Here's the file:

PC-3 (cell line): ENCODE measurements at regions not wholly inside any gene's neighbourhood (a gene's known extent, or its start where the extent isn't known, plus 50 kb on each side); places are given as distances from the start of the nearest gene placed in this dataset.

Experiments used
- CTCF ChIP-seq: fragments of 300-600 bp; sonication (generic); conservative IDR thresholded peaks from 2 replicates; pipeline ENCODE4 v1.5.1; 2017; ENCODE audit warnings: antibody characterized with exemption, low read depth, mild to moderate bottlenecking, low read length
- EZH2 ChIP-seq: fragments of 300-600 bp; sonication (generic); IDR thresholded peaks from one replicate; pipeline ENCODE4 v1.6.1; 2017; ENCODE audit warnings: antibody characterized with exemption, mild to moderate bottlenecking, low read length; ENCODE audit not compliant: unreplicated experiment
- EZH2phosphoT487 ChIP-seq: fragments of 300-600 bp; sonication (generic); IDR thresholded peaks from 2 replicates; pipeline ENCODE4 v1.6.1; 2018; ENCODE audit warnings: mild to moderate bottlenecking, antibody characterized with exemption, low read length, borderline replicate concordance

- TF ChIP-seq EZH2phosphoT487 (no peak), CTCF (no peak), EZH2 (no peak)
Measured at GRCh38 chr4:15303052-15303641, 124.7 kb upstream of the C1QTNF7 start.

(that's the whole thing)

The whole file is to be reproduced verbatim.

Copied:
PC-3 (cell line): ENCODE measurements at regions not wholly inside any gene's neighbourhood (a gene's known extent, or its start where the extent isn't known, plus 50 kb on each side); places are given as distances from the start of the nearest gene placed in this dataset.

Experiments used
- CTCF ChIP-seq: fragments of 300-600 bp; sonication (generic); conservative IDR thresholded peaks from 2 replicates; pipeline ENCODE4 v1.5.1; 2017; ENCODE audit warnings: antibody characterized with exemption, low read depth, mild to moderate bottlenecking, low read length
- EZH2 ChIP-seq: fragments of 300-600 bp; sonication (generic); IDR thresholded peaks from one replicate; pipeline ENCODE4 v1.6.1; 2017; ENCODE audit warnings: antibody characterized with exemption, mild to moderate bottlenecking, low read length; ENCODE audit not compliant: unreplicated experiment
- EZH2phosphoT487 ChIP-seq: fragments of 300-600 bp; sonication (generic); IDR thresholded peaks from 2 replicates; pipeline ENCODE4 v1.6.1; 2018; ENCODE audit warnings: mild to moderate bottlenecking, antibody characterized with exemption, low read length, borderline replicate concordance

- TF ChIP-seq EZH2phosphoT487 (no peak), CTCF (no peak), EZH2 (no peak)
Measured at GRCh38 chr4:15303052-15303641, 124.7 kb upstream of the C1QTNF7 start.